THE VALE Foodbank service has seen the number of people using it increase by more than 50 per cent in the last year, with the amount of people in Wales receiving three-day emergency food parcels doubling to nearly 80,000.

Figures released by the Trussell Trust, the charity behind the Foodbank service, showed that 79,049 people in Wales received three days’ emergency food in 2013-14, compared to 35,919 in 2012-13.

Figures also showed that more than 900,000 people received three days’ emergency food from Trussell Trust foodbanks nationwide in the last 12 months.

The Trussell Trust’s chairman, Chris Mould, said: “That 79,049 people in Wales have received three days’ food from a foodbank, over double the numbers helped last year, is shocking in 21st century Britain. But perhaps most worrying of all this figure is just the tip of the iceberg of UK food poverty, it doesn’t include those helped by other emergency food providers, those living in towns where there is no foodbank, people who are too ashamed to seek help or the large number of people who are only just coping by eating less and buying cheap food.”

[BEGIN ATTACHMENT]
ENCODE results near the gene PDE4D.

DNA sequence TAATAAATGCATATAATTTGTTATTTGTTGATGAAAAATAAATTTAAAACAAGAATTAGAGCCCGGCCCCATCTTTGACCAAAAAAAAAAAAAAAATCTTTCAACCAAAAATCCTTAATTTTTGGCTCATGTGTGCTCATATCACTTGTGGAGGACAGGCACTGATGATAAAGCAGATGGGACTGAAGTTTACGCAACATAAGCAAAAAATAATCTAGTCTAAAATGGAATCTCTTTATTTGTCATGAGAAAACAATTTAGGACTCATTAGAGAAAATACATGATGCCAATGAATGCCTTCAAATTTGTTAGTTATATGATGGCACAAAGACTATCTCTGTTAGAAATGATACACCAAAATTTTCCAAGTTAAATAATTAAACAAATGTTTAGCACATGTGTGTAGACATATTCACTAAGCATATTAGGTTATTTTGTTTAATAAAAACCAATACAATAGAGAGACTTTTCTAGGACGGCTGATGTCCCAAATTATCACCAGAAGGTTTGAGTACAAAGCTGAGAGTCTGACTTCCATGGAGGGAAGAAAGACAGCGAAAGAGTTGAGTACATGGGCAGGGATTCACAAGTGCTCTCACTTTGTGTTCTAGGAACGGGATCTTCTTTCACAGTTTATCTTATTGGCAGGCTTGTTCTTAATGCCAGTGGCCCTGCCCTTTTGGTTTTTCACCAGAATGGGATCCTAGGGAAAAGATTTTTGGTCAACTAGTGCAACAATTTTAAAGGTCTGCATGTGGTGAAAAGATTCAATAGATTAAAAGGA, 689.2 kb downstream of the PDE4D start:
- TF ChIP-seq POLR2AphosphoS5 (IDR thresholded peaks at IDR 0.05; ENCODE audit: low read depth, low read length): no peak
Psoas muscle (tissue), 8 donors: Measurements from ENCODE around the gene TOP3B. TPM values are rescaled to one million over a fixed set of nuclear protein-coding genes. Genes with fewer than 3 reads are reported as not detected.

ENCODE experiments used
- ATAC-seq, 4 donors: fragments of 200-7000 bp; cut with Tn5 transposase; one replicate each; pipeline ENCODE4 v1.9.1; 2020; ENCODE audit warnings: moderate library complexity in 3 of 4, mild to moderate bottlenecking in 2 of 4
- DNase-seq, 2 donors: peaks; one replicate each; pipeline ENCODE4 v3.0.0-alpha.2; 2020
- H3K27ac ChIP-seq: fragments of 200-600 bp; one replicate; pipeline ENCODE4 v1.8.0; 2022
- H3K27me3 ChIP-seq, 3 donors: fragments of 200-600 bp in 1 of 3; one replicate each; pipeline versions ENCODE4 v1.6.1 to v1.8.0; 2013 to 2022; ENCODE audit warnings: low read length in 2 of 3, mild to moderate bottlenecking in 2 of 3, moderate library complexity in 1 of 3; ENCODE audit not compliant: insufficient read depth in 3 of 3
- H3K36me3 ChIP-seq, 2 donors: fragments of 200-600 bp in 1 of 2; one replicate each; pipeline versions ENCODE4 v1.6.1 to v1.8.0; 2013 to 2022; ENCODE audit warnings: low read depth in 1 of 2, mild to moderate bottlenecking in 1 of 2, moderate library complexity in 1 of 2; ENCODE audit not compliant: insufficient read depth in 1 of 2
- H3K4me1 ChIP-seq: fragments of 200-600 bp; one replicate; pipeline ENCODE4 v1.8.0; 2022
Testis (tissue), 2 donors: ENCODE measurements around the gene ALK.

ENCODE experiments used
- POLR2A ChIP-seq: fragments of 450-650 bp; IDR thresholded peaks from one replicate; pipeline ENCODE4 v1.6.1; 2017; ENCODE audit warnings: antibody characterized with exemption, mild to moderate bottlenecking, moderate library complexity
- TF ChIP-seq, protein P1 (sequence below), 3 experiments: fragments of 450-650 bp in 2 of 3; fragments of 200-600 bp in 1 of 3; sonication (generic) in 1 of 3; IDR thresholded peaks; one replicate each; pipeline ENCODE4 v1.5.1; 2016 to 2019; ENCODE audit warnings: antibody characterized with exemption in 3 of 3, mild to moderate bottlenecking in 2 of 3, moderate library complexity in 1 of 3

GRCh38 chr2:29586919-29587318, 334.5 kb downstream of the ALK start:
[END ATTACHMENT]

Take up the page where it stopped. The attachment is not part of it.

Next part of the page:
Responding to the latest figures, the Vale foodbank manager, Susan Lloyd-Selby, said:

"The situation here in the Vale is similar to the national picture.

“In the last year we’ve seen things get worse, rather than better, for many people on low-incomes. It’s been extremely tough for a lot of people, with parents not eating properly in order to feed their children and more people than ever experiencing seemingly unfair and harsh benefits sanctions.

“We have seen a 56 per cent increase in the numbers of people turning to us for help, with 3,543 people being fed last year, of which 1,364 were children under 16.”

She added: “We continue to be grateful to all those in the local community who support us so generously - thanks to their support we distributed over 33,000 kg of food last year."